Bullshit: No Airline Is Selling Manifests to Criminals

In light of the incredibly irresponsible post and later resharing of that post about the two British tourists attacked at gunpoint in Buenos Aires, I felt compelled to write this up to make things clear.

Yes, a British tourist, Matthew Gibbard, was gunned down when he resisted during an armed robbery right outside the Faena hotel in Buenos Aires a few days ago, along with his stepson who was injured but survived.

Are airline employees selling manifesto information to gang members? No. Absolutely not. There’s literally no information leading to that ludicrous assertion that one dude made during a British news channel interview. At least not in connection with this one incident. Or any of the previously reported incidents. Repeating such an assertion and throwing it out there as if it were pertinent to this one conversation is sensationalist and nonsensical.

Obelisk, from Buenos Aires Tourism

Obelisk, from Buenos Aires Tourism

What We Know

The guy who killed Gibbard, a 21 year old Venezuelan citizen who illegally entered Argentina only last week, was apprehended onboard a bus headed to Bolivia attempting to flee the country. He was identified thanks to the Buenos Aires police force following the motorcycle and two other vehicles used during this incident on CCTV feeds throughout the city. Authorities have also determined that he was a member of a gang of about ten criminals who targeted tourists visiting Buenos Aires to rob them of their property.

The way they operated was by placing a ‘spotter’ in the arrivals hall of Ezeiza International Airport who would wait for flights arriving from the United States and Europe pretending to wait for a passenger on said flights. They would choose their potential victims based on clothing, watches and other jewelry that they used as markers of wealth.

Once the victim was identified, they would put a tail on them as the tourists made their way into their hotels in Buenos Aires. Many times they were aided by the fact the foreigners were being picked up by a specific hotel’s shuttle, which would give their destination away. The criminals would then follow the travelers to the hotels and either strike right then and there (like in the case of Gibbard) or follow their movements in and out of the hotel waiting for an opportunity to act.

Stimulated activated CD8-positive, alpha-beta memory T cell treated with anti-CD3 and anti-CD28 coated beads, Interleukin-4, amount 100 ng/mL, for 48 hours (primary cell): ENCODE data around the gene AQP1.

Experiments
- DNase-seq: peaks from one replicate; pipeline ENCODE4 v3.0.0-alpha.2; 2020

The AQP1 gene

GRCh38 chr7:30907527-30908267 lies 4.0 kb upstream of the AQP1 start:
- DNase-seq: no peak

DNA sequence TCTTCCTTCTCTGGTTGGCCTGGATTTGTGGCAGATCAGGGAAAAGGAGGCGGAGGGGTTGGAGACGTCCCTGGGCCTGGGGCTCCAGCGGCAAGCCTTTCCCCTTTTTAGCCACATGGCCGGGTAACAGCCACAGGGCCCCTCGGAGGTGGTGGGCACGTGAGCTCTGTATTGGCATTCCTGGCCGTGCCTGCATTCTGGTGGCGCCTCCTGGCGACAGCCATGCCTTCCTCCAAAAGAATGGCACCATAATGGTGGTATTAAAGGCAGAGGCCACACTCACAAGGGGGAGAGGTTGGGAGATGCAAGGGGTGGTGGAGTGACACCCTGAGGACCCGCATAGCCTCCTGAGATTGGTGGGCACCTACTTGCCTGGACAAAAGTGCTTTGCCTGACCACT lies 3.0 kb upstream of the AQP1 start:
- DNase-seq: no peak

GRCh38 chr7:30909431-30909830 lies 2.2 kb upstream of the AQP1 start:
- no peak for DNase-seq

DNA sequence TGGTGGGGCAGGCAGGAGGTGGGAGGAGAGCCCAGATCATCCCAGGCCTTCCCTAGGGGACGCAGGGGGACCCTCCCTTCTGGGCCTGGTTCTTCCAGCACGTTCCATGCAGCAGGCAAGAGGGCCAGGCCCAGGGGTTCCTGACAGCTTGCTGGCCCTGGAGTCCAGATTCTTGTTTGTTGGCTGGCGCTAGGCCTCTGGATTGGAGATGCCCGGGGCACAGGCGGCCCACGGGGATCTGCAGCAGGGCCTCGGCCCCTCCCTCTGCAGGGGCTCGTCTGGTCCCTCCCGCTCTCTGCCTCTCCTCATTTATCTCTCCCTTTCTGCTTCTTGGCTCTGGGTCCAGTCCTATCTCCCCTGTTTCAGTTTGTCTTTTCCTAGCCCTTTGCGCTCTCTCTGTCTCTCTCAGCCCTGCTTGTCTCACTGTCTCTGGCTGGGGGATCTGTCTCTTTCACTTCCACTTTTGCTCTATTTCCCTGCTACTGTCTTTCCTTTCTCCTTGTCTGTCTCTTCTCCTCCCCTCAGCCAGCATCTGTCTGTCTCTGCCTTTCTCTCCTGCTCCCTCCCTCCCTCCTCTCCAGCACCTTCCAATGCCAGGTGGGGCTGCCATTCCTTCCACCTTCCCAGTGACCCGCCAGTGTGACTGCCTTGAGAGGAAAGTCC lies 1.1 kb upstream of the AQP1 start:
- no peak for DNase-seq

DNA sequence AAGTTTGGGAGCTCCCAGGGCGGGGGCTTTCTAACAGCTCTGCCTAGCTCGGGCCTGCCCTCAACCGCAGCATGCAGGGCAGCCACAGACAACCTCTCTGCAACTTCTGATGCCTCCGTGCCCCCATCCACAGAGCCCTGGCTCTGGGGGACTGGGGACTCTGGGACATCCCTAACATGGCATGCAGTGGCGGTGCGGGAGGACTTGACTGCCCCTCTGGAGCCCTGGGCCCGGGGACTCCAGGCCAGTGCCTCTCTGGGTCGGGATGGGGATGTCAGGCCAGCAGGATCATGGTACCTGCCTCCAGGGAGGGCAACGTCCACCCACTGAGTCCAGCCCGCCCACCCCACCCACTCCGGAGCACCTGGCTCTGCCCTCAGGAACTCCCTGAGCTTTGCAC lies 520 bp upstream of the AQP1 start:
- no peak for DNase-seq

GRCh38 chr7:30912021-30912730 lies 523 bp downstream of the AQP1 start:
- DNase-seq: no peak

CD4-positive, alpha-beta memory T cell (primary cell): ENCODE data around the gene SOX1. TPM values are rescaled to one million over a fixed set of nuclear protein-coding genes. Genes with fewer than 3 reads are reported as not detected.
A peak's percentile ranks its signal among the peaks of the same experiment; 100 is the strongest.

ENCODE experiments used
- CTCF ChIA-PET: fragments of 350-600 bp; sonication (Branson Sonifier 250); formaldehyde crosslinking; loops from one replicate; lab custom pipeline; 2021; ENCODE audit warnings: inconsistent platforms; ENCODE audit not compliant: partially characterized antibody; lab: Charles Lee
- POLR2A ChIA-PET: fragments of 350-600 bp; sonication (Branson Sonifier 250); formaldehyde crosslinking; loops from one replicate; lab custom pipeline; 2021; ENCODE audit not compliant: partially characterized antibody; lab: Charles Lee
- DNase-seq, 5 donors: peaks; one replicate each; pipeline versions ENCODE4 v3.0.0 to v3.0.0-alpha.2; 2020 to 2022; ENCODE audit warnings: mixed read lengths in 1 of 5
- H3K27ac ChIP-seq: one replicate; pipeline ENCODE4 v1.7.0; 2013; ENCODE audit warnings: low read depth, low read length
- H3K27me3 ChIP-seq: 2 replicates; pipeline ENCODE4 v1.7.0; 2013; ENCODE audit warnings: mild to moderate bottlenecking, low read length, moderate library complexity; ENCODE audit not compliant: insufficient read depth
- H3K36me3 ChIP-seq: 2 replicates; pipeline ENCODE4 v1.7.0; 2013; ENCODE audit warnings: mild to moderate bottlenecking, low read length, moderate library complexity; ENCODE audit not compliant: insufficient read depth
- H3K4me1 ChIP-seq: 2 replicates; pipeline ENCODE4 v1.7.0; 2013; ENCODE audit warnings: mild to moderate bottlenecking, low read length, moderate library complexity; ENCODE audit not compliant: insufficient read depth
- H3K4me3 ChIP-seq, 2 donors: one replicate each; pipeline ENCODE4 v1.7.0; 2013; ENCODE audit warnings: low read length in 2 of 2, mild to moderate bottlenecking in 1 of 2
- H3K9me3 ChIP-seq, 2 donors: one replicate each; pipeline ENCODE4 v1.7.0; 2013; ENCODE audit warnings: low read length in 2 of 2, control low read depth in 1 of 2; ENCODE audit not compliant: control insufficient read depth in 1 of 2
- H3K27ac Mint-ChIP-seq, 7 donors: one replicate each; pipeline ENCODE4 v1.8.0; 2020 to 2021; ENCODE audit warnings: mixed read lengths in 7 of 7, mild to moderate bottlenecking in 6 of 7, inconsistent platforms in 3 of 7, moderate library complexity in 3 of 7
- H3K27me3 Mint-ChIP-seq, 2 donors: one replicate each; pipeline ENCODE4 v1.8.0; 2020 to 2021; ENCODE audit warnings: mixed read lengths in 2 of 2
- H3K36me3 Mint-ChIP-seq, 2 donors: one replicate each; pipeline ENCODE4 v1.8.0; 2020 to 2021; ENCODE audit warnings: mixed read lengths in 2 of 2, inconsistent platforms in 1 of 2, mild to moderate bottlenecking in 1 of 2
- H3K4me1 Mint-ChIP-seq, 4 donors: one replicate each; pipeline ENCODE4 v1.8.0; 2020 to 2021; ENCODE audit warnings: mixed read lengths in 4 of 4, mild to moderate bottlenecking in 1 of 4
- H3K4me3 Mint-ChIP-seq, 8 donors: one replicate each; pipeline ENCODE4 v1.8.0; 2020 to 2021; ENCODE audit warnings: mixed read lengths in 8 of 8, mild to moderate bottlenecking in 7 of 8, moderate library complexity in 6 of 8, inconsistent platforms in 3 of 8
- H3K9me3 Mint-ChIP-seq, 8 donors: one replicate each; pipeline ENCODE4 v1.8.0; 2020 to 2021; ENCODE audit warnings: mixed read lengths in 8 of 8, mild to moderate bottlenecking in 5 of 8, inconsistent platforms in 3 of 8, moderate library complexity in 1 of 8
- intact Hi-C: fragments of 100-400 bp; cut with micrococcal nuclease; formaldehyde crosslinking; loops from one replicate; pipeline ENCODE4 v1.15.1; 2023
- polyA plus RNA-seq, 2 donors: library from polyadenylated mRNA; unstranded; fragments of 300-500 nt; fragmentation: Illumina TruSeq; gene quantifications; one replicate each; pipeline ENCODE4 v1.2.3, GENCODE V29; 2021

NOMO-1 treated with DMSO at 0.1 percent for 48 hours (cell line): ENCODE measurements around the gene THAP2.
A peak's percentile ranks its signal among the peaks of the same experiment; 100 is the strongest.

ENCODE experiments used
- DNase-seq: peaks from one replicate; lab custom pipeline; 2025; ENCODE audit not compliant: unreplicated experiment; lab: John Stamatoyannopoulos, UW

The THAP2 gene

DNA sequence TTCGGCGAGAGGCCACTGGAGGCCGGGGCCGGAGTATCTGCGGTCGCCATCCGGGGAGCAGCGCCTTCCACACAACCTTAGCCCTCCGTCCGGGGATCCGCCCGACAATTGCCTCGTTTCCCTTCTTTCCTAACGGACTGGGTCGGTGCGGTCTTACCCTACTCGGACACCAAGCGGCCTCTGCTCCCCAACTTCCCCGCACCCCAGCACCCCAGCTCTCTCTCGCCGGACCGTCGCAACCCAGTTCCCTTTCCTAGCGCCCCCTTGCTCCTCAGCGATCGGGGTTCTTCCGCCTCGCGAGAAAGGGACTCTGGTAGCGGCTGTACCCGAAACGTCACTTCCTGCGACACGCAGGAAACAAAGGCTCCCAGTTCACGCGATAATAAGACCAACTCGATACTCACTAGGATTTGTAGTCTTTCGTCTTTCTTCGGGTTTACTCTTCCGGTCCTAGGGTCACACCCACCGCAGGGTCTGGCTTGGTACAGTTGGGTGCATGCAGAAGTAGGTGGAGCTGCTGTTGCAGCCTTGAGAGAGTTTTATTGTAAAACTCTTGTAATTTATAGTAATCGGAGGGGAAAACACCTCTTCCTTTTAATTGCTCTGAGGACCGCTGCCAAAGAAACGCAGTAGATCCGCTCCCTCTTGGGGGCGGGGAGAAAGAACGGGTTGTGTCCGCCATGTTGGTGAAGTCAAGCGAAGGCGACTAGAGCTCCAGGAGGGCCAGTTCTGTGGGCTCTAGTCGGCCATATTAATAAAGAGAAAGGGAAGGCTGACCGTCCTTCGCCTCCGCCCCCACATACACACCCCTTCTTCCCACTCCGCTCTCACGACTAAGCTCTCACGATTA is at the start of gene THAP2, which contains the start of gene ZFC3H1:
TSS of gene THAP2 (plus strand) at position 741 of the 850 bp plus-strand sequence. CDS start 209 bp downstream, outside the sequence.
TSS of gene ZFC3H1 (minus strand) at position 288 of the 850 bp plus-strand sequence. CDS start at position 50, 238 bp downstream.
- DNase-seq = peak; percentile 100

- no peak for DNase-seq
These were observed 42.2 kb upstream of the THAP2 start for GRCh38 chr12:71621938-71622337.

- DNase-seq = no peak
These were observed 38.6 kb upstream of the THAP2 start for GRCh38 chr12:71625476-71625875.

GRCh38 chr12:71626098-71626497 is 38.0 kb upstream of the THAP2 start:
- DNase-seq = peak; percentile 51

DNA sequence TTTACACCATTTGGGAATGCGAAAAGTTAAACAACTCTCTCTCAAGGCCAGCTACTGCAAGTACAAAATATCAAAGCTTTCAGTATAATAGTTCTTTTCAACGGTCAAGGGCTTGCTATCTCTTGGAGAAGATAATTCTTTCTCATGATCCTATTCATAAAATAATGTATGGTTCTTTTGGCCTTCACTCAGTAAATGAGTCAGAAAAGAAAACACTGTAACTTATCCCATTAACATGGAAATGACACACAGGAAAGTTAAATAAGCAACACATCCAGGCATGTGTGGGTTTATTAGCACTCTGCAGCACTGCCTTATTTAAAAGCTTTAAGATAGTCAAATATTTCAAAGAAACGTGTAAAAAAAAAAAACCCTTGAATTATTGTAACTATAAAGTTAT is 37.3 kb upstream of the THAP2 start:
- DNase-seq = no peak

No information was provided by any airline employee, and there’s obviously also no need for that information. The idea alone is laughable. Anyone who’s ever been to Argentina (or even heard of it at all) knows there are very few locals who speak English, wear expensive Rolexes, carries lavish Louis Vuitton luggage, and stay at internationally renowned hotels like the Faena, InterContinental, Hilton, etc. Not many locals can afford the rates a hotel in Puerto Madero would cost. It is obviously understood that the majority of people coming in and out of those hotels are wealthy by local standards.

Is Argentina Safe?

Absolutely. Just as safe as any other large metropolitan city in the world. In fact, I would recommend anyone to go visit. While crime rates might be going up as an indicator that the country’s economy is and has been in decline, it by no means implies it is a country you shouldn’t visit. For reference, over 111,000 British citizens traveled to Argentina in 2018 without any incidents, as per the British Foreign Office.